Actress Whoopi Goldberg continued the apparent tradition of polarizing racial rhetoric on "The View" this Tuesday, proclaiming she is "American" not "African-American," while criticizing Donald Trump's 2016 campaign for the presidency.
“This is my country,” she said. “My mother, my grandmother, my great-grand folks, we busted ass to be here. I’m sorry. I’m an American. I’m not an African-American, I’m not a chick American, I’m an American!” Her comments were backed up by her co-host, actress Raven-Symoné, who sparked a similar controversy in the fall of 2014 when she made a virtually identical distinction during an interview with Oprah Winfrey,
Goldberg's rhetoric has provoked an inevitable backlash — and perhaps that was the intent — but it has also revived an increasingly common debate within the black community about how to identify themselves and why. In an age when people like Rachel Dolezal appear to be making the case that race can be fluid and the president of the United States, who identifies as African-American, routinely has his racial authenticity called into question, Goldberg's rant has only added more fuel to a fire that has been simmering for some time.
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Racial commentary on "The View" has become increasingly polarizing since Symoné joined the cast in June 2015. She has been widely criticized for saying she would not hire someone with a stereotypical black name (she facetiously offered "Watermelondrea" as an example) and for appearing to cast blame on a black South Carolina high school student who was seen dragged across a classroom floor by an officer.
Apparently not to be outdone, Goldberg has shown a penchant for defending celebrities accused of rape and racial epithets — although in the case of Bill Cosby, who has been accused of dozens of sexual assaults, the "Sister Act" star has walked back her initial skepticism. Anger over Symoné's statements has inspired a petition, drawing the signatures of thousands, calling for her removal from the show.
"African-Americans and black people around the diaspora need a voice representative of their views and not a voice representative of what white people want us to say," read the petition. "We need strong black role models in prominent positions on television and Raven-Symoné cannot provide that." ABC, which airs "The View," has stood by the former Disney Channel star. "We love Raven," a spokesperson told E! last October. "She is confident, genuine and opinionated, all qualities that make her a great addition to the panel."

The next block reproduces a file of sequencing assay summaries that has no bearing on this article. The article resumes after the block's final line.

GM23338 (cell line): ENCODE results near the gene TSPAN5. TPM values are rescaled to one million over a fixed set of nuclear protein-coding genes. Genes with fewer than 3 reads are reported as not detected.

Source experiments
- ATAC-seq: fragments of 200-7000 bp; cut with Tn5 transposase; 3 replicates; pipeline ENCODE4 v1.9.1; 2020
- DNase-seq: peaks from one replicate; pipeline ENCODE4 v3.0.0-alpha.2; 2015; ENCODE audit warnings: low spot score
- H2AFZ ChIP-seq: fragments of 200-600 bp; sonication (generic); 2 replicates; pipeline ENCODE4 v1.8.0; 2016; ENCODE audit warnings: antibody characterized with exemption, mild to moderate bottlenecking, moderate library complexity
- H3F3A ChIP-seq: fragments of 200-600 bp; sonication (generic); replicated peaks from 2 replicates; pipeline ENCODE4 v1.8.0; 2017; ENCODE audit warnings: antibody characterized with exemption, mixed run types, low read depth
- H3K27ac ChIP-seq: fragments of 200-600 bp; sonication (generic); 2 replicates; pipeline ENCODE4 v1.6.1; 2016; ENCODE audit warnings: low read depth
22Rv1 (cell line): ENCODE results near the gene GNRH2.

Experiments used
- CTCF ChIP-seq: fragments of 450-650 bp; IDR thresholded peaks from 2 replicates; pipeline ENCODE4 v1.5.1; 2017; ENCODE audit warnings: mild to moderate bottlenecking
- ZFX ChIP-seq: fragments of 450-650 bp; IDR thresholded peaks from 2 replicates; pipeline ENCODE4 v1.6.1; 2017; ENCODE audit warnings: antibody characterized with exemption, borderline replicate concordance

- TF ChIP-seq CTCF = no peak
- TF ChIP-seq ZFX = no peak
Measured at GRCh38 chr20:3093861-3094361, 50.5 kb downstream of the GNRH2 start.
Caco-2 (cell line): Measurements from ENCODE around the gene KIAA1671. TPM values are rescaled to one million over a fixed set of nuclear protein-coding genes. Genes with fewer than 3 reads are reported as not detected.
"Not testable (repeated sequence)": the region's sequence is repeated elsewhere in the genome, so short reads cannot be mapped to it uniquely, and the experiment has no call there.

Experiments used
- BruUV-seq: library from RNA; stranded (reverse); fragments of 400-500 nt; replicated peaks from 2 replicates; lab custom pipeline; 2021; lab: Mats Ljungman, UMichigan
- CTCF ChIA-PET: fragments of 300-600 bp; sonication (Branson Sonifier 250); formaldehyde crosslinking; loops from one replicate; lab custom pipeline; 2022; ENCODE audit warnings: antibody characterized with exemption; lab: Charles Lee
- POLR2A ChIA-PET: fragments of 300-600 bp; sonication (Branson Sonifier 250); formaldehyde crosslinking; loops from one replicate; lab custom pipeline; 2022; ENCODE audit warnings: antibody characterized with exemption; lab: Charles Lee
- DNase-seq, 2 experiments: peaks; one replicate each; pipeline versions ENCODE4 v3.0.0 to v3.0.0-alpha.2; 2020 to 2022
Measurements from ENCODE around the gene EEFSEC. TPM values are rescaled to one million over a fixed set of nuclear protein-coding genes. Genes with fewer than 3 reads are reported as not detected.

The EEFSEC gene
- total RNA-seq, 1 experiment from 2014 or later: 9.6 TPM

BET entertainment editor Clay Cane told MSNBC on Wednesday that Symoné is effectively "keeping 'The View' alive," by starting conversations that draw in younger audiences about race. And although he finds her views "problematic," Cane also believes they aren't calculated. He argues that African-American celebrities are often expected to "represent their blackness" in the positions they take in public, and Symoné has broken the mold to some degree in that regard, for better or worse, by "speaking from her heart." However, Cane points out though that, as someone who has been famous since she was a toddler (she was a breakout star on "The Cosby Show" in the early '90s), there are certain socioeconomic experiences Symoné simply cannot relate to.
The same could be said for Goldberg. "I think she’s been rich and famous for a really long time and that puts you in a bubble," said Cane, and while he conceded that "talking about the social construction of race is not always an easy thing to do," he disagreed with the crux of her argument. "We’re not all Americans, if we were all Americans we would not have situations like Ferguson or Baltimore," he added.
The term "African-American" began to be widely embraced during the late 1980s, which saw a resurgence of Afrocentrism in the black American community. Some have credited Rev. Jesse Jackson with creating the term, although a Yale researcher recently discovered that it was used as far back 234 years ago in 1782. While "black" is still commonly used — and in certain circles variations of the N-word have been popularized — "African-American" remains the predominant, politically correct reference for most of mainstream America.
''This is deeper than just name recognition,'' Jackson said in a 1988 press conference where he heralded the label, according to The New York Times. ''Black tells you about skin color and what side of town you live on. African-American evokes discussion of the world.''
But it is precisely the international flavor of the terminology that makes some black people in the U.S. uncomfortable.
"Some black people are ambivalent about being associated with Africa because, to a great extent, we always were ambivalent. Sometimes African-Americans have been downright hostile towards embracing their African heritage. Unfortunately, it makes sense, given the years of conditioning, of being told that 'African' or 'black' is inferior, dirty, poor, backward, lazy, criminal — pick your term," freelance journalist and commentator David A. Love told MSNBC on Wednesday. "In any case, being of African descent is perceived as incompatible with being American, although black people have been American for hundreds of years, just not treated like it."
Cane believes African-Americans are particularly unique in having shifted from terms like "colored" and "Negro" to "black" and "African-American" over several generations. "Identity is evolving so much in this country right now," he said. "The reason why people don't want to be called a label is because they don’t want the bias associated them, but I think it’s about seeing identities, knowing they exist and learning from them." Still, he understands why others shy away from specific terminologies.
"It’s the complexity of our identity," he said. "It’s constantly changing."